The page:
EL: That’s extraordinary; even in Cowper’s time, you had a woman photographer at the Louvre, which at the time was called the Musée Napoleon III. Her name was Louise Laffon and she was taking photographs for various curatorial and publishing initiatives there. Jane Clifford was working at the Prado in Spain, documenting the Spanish Royal Collection. And it was not just art institutions where you might find female photographers, you also had a group of women taking photographs at the Royal Observatory at Greenwich, making images for the ‘carte du ciel’ project in the 1890s. In the 1870s You had a woman working at the Linnaeus Archive in Uppsala, Sweden. So from the earliest days of photography’s use in institutions, women have been there!
KZ: That’s brilliant. I didn’t realise so many women were engaged at that time. I think as a woman working in a technical field, people can underestimate you. I quite enjoy that now, challenging their misconceptions, but it took me some time to gain that confidence.
EL: Tell me about your role at the Association for Historical & Fine Art Photography, running a pre-eminent network for museum photographers. I understand you are their first female chair?
KZ: It’s an association for imaging professionals working in the cultural heritage sector. It’s a great space for knowledge exchange, and I really enjoy that generosity. We all support each other, and we have a lively forum where people can share experiences or get practical help. We also organise an annual conference which usually takes place in Autumn.
EL: You’ve been recognised by your peers, but how do institutional photographers get acknowledged? Is there a copyright policy in place for your work?
KZ: Most institutions don’t credit individual, in-house photographers when publishing images, though some do, for example Tate.
EL: It’s interesting to compare modern day crediting to that of 19th century practice. The V&A’s first museum photographer, Charles Thurston Thompson, used to put a little block of wood in the frame of his photographs that said ‘Official museum photographer: C.T. Thompson’. In this way, his name was associated with every photograph he made. I don’t know if that was a museum policy or if it was his own personal policy (he was known to be quite the self-promoter), but there were other instances of other photographers during that time inserting their names into the picture.
Interestingly, when Cowper took over, she was never credited for any of the photographs she took for the museum. That’s why I think it was so hard to uncover her after all these years. It was not until we discovered her negatives and saw her name scratched into the collodion emulsion that we were able to positively identify her as the photographer.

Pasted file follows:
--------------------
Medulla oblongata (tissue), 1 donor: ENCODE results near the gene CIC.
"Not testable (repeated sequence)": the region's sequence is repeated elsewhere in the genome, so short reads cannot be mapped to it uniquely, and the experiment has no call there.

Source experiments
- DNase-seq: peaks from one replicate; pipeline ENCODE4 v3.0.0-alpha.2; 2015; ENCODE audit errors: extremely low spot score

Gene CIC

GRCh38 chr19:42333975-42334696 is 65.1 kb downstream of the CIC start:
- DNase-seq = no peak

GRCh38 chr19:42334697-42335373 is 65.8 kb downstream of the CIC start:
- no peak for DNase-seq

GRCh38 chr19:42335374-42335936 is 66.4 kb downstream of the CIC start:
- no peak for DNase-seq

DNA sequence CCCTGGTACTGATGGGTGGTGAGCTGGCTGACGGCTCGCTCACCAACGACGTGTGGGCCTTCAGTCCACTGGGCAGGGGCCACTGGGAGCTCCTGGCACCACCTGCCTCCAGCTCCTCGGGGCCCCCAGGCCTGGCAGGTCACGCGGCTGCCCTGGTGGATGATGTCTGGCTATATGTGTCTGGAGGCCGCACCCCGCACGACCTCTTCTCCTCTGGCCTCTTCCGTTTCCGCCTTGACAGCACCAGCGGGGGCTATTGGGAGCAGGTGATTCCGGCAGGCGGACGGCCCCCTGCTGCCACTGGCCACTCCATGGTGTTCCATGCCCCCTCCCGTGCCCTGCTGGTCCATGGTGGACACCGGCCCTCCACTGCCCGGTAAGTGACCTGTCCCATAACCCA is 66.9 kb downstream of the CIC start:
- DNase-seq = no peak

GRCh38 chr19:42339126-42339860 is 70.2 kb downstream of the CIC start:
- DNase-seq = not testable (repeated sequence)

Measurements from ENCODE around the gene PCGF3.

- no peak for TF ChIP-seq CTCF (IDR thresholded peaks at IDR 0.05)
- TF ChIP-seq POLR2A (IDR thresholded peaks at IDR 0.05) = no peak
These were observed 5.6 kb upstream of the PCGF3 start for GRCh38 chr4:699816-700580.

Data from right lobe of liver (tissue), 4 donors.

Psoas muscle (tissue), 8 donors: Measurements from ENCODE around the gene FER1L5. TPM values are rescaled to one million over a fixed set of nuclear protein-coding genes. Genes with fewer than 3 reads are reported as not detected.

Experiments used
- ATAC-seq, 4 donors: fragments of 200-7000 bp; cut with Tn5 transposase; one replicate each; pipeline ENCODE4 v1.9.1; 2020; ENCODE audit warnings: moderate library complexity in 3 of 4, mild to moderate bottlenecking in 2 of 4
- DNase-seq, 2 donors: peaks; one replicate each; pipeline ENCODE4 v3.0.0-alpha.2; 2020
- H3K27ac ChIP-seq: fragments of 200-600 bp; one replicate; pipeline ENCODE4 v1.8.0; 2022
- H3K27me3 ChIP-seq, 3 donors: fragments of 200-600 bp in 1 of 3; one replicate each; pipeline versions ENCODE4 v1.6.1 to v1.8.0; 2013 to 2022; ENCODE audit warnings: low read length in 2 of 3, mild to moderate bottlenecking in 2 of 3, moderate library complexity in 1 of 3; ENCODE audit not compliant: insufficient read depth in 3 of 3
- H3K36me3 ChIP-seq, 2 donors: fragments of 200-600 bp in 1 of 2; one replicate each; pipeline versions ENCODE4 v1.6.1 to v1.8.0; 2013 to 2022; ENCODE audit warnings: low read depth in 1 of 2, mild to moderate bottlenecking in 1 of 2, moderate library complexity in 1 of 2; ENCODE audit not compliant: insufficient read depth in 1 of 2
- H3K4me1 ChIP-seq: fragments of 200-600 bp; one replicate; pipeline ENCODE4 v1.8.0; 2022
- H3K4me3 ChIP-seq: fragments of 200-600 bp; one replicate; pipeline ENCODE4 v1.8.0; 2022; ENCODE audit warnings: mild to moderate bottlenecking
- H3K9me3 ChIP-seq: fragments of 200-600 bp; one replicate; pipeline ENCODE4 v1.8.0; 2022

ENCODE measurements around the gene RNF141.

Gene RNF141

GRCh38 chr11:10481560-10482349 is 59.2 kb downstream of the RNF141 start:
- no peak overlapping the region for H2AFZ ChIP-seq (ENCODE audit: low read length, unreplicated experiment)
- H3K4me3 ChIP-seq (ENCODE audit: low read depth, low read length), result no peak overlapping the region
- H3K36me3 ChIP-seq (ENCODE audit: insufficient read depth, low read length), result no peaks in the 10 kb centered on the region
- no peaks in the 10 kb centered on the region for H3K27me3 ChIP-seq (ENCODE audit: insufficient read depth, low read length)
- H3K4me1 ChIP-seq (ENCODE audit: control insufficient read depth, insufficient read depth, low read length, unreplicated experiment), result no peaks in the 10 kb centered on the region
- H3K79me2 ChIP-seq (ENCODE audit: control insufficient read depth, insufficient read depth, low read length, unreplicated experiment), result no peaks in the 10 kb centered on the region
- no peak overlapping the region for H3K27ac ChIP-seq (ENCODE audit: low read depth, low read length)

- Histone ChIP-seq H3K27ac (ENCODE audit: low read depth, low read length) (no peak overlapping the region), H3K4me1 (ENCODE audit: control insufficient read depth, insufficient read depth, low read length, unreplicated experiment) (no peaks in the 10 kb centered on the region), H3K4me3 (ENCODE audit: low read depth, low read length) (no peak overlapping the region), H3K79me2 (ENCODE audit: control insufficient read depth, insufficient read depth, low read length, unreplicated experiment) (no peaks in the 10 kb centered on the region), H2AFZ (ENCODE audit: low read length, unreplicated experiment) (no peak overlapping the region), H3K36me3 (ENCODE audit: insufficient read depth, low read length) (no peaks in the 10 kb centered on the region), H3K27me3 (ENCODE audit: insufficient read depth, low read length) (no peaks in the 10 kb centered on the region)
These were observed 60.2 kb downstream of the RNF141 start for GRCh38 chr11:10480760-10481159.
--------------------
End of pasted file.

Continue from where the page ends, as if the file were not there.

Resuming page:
We believe Cowper signed her negatives in order to ensure that she was accurately paid by the museum. Because she was a woman, she could not be a civil servant, which most of the employees of the museum were at that time. So she was paid on a per piece basis, 3 pence per square inch of glass negative. Signing her negatives allowed her to track her work for invoicing purposes and to be properly compensated. But it is also important to acknowledge that her appointment came at a time when photographic technology was being transformed and increasingly being used as a tool for mass communication. Cowper’s photographs were frequently used to create the wood-engravings that were published in the Illustrated London News. The practice of recognising individual photographers for institutional photography was increasingly falling by the wayside. Cowper did frequently exhibit her work in the photography section of the series of international exhibitions that took place in London in the 1870s (as her surname begins with ‘C’, she was often installed adjacent to Julia Margaret Cameron, a 19th-century female photographer well-known in her time), and this would have been one of the few places that Cowper would have used her name.
KZ: This sense of ownership that Thompson had is interesting as is the fact that while Cowper signed her negatives, she was never credited. A lot of personal creativity goes into photographing three-dimensional museum objects. We make a lot of effort to assess every detail on the object; lighting it from different angles, figuring out what is the right way of photographing it, so that every single image provides as much information as possible and is aesthetically pleasing as well as accurate.
EL: Yes, I would imagine, it can be a very intimate relationship with the object. Cowper made a group of photographs from rock crystal; some of them she photographed against a dark background, other times she placed the object against a light background. You could tell she was trying to play with these different materials in order to offset the objects in the best possible manner. These factors are not something a curator would necessarily take into consideration.
Can I just say It’s so satisfying for me to view Cowper’s career in the 19th century in the context of your contemporary career as a museum photographer. Cowper held the role from 1868 until 1891; a period of 23 years. We have her resignation letter. She had no doubts of what her responsibilities were, what her position was and what her authority was. It’s evident that while the technology has changed between then and now, there are still so many overlaps.
KZ: Quite a fantastic thing to think that my role continues a line of photographers spanning back to 1856.
EL: Sometimes I fantasise: could we put on an exhibition about the people behind the scenes that have run this museum for centuries? There are so many amazing characters and members of staff who are amazing artists or have fantastic stories to tell.
KZ: A show about us?
EL: I know, wouldn’t that be great? An exhibition of official museum photography, from the beginning to the present. A celebration of our collection told from a different perspective.